These laws and regulations provide nontraditional litigation tools that increasingly may be used in class actions involving payment card breaches.

State Statutory Frameworks Regarding Health Care Information Breaches
Like payment card breaches, data breaches involving health care information also are on the rise. Although the Health Insurance Portability and Accountability Act does not provide a path for class action litigation, state laws may fill the gap.

In California, for example, the Confidentiality of Medical Information Act (CMIA) allows a person to recover $1,000 in “nominal” damages against a health care provider who has negligently “released” the person’s medical information. The CMIA does not require proof of actual damages to the individual whose information has been disclosed. Cal. Civ. Code § 56 et seq.Recent California Court of Appeal decisions hold, however, that plaintiffs seeking nominal damages still must plead and prove something beyond the potential release of confidential health information to unauthorized persons, suggesting that this statute may in fact present standing issues similar to those presented by common-law causes of action.

In Regents of University of California v. Superior Court, 220 Cal. App. 4th 549 (2013), the plaintiffs filed a class action lawsuit seeking nominal damages under the CMIA from the Regents of the University of California, alleging that the regents failed to maintain reasonable systems and controls to prevent the unlawful disclosure of information and thus negligently lost possession of an encrypted external hard drive containing the plaintiffs’ health care information. The court, finding for the Regents, held that the plaintiffs cannot collect statutory damages unless they can plead and prove that their medical information had been “released,” meaning that it was “viewed by an unauthorized individual.” Id. at 570.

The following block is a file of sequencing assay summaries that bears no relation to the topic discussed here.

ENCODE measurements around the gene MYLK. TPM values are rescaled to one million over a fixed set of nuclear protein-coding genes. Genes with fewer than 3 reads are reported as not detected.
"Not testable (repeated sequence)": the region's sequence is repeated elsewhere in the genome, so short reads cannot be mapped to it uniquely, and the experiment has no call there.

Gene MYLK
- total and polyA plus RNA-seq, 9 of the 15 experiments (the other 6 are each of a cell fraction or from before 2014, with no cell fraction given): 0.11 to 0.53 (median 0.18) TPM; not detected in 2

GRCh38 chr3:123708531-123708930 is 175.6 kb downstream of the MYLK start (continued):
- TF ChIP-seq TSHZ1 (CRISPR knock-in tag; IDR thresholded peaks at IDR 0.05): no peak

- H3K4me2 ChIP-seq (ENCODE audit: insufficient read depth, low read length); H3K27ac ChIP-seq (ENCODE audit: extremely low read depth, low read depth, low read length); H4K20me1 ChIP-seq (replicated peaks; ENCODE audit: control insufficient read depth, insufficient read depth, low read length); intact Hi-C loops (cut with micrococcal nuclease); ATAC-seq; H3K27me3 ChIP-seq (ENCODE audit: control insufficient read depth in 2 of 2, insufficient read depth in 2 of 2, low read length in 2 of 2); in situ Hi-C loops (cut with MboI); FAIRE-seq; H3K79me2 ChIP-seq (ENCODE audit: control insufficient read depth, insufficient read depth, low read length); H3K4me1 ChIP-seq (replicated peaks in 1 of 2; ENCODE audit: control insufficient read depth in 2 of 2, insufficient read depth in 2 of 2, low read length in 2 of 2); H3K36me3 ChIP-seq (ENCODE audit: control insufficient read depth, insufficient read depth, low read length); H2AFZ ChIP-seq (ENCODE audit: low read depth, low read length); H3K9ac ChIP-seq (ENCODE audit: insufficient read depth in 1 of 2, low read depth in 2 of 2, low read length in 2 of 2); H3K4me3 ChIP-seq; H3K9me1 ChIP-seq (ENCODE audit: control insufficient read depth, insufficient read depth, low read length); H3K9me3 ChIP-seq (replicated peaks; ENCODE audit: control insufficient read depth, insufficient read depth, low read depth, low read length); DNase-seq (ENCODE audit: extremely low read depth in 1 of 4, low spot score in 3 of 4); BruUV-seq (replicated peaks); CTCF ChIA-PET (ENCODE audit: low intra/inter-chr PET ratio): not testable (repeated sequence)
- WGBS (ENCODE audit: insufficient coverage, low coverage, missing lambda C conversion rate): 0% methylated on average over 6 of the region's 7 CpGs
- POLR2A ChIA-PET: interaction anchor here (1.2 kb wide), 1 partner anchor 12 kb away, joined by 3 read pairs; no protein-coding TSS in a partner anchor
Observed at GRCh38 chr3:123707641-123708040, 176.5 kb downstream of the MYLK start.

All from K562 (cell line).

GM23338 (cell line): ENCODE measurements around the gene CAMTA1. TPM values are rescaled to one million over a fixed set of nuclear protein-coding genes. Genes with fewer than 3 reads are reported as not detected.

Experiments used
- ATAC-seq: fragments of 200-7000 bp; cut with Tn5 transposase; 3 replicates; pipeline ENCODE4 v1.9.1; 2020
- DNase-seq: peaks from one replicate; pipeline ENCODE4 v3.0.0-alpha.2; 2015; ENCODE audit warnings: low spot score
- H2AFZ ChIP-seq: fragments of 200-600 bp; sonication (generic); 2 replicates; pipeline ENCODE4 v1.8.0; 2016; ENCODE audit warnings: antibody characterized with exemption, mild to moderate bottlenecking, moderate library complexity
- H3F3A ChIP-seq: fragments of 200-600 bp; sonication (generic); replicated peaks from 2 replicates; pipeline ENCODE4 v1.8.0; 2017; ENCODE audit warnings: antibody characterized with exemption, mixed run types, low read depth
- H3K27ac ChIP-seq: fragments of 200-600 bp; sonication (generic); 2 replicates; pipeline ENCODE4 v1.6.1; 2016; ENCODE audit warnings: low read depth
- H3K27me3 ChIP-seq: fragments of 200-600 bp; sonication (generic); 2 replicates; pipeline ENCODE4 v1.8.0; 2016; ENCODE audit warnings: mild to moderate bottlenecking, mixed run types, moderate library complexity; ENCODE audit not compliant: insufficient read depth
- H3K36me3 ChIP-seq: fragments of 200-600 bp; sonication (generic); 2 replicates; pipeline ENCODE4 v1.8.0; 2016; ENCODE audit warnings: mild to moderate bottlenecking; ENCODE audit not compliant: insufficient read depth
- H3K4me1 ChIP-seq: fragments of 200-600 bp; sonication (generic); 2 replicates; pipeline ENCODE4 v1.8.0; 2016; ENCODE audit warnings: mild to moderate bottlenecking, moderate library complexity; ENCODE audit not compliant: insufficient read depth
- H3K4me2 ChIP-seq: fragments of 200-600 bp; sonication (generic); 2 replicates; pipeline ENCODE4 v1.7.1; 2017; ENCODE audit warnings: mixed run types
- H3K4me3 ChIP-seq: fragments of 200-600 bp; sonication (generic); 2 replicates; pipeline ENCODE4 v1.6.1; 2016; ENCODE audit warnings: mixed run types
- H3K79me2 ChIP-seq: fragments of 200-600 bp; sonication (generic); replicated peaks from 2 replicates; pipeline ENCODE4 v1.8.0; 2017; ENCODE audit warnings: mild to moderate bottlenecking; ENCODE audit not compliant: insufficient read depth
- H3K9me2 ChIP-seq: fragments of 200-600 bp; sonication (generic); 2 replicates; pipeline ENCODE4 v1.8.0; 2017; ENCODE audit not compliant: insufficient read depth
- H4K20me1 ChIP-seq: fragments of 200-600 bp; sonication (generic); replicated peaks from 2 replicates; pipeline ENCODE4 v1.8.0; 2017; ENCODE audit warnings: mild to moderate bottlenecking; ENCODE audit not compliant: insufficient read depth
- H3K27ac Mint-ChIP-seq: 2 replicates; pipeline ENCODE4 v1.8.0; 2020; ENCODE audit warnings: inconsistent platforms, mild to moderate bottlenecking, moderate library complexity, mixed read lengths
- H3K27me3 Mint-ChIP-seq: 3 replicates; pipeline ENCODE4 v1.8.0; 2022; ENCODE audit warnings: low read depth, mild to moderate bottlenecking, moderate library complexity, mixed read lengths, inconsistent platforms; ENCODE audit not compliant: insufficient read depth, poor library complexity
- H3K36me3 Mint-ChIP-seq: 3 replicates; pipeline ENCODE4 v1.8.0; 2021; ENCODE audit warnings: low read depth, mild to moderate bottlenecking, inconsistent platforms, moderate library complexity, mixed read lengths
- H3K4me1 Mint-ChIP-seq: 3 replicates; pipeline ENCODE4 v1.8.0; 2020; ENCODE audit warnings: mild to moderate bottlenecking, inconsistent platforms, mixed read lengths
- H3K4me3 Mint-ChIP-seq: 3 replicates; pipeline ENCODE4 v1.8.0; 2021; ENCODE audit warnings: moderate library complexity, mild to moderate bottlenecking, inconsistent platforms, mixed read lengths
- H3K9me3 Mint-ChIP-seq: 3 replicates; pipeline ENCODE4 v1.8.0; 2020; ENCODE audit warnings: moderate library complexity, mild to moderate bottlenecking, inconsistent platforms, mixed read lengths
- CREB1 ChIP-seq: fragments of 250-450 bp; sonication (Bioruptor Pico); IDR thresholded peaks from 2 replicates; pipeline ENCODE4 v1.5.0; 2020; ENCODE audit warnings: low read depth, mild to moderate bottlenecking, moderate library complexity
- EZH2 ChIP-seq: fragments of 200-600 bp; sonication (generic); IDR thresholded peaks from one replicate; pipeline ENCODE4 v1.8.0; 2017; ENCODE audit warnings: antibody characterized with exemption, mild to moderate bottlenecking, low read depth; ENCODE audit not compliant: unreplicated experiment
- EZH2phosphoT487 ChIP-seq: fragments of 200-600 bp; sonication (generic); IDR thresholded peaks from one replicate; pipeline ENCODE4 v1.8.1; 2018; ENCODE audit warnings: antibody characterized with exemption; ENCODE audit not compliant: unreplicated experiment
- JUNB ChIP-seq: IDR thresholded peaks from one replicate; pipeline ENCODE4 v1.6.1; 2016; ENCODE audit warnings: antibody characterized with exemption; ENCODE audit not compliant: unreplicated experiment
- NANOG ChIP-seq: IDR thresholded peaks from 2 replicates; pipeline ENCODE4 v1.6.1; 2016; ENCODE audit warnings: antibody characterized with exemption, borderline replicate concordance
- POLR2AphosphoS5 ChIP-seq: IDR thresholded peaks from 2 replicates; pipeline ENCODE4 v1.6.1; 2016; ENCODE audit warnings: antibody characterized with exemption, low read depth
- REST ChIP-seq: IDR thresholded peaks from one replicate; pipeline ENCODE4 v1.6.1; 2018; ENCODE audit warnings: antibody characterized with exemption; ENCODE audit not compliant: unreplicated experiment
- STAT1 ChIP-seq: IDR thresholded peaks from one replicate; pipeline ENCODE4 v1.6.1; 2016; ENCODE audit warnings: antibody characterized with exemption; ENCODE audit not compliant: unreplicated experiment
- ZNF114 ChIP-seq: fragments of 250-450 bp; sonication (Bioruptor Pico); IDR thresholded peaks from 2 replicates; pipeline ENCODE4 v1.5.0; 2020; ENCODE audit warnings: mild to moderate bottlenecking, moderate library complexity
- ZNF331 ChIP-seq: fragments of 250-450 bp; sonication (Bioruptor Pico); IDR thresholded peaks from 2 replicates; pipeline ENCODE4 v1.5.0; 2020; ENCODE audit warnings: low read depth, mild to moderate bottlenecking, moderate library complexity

Another California appellate court has held similarly. In Sutter Health v. Superior Court, 227 Cal. App. 4th 1546 (2014), the plaintiffs unsuccessfully sought to recover nominal damages under the CMIA for 4 million affected patients. A unanimous panel held that “[t]he mere possession of the medical information or records by an unauthorized person was insufficient to establish breach of confidentiality if the unauthorized person has not viewed the information or records.” Id. at 1553; see also Falkenberg et al. v. Alere Home Monitoring, 2014 WL 5020431, at *3 (N.D. Cal. Oct. 7, 2014) (noting “that, in a stolen computer case, there can be no liability for negligent release of CMI under sections 56.101 and 56.36 absent allegations, and subsequently proof, that the CMI on a stolen computer has been actually viewed by a third party”).

Recent decisions thus show that while the CMIA and other state laws may present opportunities for class action recovery in the context of a breach involving health care information, hurdles still exist.

To Look Ahead
Payment card and health care information laws that provide for statutory damages or minimum security requirements, including those discussed above, merit increased attention. Although it is too early to predict whether litigation premised on such statutory tools will fare better than litigation premised on their common-law counterparts, plaintiffs will continue to utilize the former. And because privacy and security are important and timely topics, we can expect that class action litigation in response to significant data breaches will continue as well.

Companies that collect, process, store, or handle consumer information—be it payment card information, health care information, or other types—should remain proactive in evaluating and addressing their litigation liability risks and should be wary of nontraditional litigation tools that previously were paid little attention.

Keywords: litigation, class actions, derivative suits, data security breach, Minnesota Plastic Card Statute, Nevada Security of Personal Information, California Confidentiality of Medical Information Act

Katherine Ritchey, Jay Johnson, and Nandini Iyer – November 19, 2014